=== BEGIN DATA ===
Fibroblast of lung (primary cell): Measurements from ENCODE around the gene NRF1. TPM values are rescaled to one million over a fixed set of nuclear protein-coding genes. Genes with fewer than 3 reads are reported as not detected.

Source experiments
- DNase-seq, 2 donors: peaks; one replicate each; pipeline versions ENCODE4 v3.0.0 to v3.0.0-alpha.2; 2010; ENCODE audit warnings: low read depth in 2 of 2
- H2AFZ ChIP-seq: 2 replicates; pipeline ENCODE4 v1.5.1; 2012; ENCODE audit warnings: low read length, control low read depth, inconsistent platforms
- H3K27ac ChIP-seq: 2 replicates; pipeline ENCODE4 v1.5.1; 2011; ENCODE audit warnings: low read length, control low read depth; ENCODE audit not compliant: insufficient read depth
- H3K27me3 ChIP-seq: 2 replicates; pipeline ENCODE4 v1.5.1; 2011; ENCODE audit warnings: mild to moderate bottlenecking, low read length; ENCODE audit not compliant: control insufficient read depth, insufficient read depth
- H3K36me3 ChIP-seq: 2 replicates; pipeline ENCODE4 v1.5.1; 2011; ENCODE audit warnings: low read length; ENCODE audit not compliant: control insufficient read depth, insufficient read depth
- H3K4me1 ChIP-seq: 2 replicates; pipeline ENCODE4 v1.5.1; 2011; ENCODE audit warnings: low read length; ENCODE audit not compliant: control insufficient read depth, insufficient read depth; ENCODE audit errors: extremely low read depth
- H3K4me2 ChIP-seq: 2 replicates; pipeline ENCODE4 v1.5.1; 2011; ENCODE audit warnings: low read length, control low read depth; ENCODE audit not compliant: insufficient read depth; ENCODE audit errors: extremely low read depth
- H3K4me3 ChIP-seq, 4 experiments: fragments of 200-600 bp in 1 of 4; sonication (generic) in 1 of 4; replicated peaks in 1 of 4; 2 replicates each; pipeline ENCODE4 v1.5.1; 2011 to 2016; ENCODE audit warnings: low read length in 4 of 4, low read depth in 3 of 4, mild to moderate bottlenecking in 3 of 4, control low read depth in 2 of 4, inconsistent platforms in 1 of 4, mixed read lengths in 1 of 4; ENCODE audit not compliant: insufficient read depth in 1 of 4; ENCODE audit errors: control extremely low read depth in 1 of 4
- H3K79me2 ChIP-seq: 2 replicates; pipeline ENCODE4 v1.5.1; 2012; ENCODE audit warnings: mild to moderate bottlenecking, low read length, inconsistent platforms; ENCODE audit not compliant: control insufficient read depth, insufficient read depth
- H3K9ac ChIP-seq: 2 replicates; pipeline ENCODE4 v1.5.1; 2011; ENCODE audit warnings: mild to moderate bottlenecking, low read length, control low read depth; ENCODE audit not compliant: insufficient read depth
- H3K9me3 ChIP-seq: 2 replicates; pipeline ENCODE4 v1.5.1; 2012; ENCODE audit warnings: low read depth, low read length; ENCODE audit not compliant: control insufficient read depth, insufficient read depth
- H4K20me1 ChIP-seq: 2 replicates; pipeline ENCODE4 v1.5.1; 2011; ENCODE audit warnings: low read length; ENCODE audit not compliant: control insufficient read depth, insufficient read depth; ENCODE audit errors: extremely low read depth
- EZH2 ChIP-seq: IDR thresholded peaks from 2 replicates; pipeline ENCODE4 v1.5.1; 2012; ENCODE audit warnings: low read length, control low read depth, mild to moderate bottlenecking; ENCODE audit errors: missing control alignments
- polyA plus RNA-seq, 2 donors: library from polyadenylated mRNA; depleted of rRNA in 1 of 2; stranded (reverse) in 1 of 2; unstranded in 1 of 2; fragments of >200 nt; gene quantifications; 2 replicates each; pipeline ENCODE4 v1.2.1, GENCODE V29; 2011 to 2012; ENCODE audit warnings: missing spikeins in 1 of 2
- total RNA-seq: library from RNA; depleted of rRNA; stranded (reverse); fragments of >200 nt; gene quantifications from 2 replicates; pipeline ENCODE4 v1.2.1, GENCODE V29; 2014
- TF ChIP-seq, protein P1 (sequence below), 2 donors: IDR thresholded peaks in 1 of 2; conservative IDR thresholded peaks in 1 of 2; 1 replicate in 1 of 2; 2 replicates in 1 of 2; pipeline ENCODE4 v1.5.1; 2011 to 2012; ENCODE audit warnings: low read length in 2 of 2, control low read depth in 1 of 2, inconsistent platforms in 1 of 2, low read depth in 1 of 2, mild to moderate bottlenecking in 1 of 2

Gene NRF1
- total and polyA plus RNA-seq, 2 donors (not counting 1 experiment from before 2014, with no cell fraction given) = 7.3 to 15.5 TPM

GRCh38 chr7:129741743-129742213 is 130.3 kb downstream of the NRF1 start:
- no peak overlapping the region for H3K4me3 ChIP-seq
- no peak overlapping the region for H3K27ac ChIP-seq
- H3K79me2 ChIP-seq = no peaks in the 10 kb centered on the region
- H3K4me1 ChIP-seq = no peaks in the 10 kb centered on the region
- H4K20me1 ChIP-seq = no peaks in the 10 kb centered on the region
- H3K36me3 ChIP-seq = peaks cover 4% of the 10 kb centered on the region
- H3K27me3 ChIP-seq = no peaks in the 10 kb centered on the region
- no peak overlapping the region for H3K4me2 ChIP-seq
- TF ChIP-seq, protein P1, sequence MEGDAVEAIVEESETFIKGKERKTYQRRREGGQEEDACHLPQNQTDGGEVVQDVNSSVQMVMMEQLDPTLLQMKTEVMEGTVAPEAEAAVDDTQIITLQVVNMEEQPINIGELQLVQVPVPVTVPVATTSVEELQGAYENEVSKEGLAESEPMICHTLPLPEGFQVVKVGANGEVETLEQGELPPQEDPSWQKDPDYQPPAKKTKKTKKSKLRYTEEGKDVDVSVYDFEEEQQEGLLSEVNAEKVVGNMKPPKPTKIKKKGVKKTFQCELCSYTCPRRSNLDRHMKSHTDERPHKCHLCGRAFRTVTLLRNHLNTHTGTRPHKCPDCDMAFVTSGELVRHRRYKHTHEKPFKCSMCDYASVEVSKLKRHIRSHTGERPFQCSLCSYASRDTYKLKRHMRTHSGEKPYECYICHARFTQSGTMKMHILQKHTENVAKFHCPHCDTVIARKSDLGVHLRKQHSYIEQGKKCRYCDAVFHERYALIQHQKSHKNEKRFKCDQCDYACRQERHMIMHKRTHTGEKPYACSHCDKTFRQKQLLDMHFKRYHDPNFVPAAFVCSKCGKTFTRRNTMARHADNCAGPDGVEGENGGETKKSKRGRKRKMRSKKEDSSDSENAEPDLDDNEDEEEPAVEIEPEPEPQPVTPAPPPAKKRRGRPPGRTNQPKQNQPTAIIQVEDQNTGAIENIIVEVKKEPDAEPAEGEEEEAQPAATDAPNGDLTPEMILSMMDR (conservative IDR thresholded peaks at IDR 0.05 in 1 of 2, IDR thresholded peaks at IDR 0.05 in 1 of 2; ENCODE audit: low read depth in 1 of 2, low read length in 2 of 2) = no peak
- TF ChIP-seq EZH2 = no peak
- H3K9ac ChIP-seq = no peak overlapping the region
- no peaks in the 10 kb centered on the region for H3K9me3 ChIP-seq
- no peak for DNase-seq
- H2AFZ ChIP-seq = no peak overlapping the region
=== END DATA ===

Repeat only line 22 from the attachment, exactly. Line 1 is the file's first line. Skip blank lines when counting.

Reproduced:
- no peak overlapping the region for H3K4me3 ChIP-seq